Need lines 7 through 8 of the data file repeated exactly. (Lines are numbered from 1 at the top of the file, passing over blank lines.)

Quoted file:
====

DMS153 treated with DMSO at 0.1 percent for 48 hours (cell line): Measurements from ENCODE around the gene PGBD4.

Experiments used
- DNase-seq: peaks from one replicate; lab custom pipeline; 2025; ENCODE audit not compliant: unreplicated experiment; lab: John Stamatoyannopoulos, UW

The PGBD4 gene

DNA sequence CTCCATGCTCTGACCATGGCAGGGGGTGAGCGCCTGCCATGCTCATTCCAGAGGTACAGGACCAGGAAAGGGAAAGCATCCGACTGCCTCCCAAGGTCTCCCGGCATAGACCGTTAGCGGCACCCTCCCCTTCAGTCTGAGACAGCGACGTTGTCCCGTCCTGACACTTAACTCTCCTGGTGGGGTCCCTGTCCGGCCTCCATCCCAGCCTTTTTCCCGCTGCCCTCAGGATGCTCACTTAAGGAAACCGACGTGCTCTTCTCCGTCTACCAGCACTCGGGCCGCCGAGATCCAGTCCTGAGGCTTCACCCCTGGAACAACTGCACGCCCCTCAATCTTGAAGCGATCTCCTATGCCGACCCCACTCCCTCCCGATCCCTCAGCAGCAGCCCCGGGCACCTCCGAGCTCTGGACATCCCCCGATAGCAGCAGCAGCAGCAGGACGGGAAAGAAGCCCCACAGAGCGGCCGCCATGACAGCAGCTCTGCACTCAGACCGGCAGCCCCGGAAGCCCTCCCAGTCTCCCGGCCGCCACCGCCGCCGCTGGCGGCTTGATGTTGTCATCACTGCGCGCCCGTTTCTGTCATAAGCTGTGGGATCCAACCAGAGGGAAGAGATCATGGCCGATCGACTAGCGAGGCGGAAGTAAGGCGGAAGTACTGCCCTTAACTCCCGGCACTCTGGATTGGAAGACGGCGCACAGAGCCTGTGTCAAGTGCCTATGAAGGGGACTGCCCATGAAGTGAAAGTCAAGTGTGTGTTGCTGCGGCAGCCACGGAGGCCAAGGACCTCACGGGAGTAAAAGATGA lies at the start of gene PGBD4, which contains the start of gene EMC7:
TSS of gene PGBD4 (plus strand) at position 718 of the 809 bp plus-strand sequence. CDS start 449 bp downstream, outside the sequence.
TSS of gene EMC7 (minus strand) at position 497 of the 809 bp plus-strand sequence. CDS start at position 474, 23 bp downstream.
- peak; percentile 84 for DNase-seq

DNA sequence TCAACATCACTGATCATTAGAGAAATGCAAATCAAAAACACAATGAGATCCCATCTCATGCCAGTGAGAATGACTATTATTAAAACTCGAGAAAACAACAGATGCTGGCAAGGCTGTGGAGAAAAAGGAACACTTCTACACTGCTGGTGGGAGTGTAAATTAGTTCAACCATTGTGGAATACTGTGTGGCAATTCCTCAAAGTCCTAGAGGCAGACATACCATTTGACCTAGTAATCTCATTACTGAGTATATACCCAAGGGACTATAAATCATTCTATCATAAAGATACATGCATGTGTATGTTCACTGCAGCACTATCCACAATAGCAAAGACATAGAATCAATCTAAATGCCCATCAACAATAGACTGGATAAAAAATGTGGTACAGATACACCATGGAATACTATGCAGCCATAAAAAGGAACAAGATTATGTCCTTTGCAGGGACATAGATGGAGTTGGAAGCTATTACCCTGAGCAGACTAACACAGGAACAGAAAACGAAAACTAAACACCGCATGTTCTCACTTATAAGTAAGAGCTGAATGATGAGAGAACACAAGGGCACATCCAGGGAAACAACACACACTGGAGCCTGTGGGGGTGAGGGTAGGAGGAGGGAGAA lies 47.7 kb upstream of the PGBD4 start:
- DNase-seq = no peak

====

TSS of gene EMC7 (minus strand) at position 497 of the 809 bp plus-strand sequence. CDS start at position 474, 23 bp downstream.
- peak; percentile 84 for DNase-seq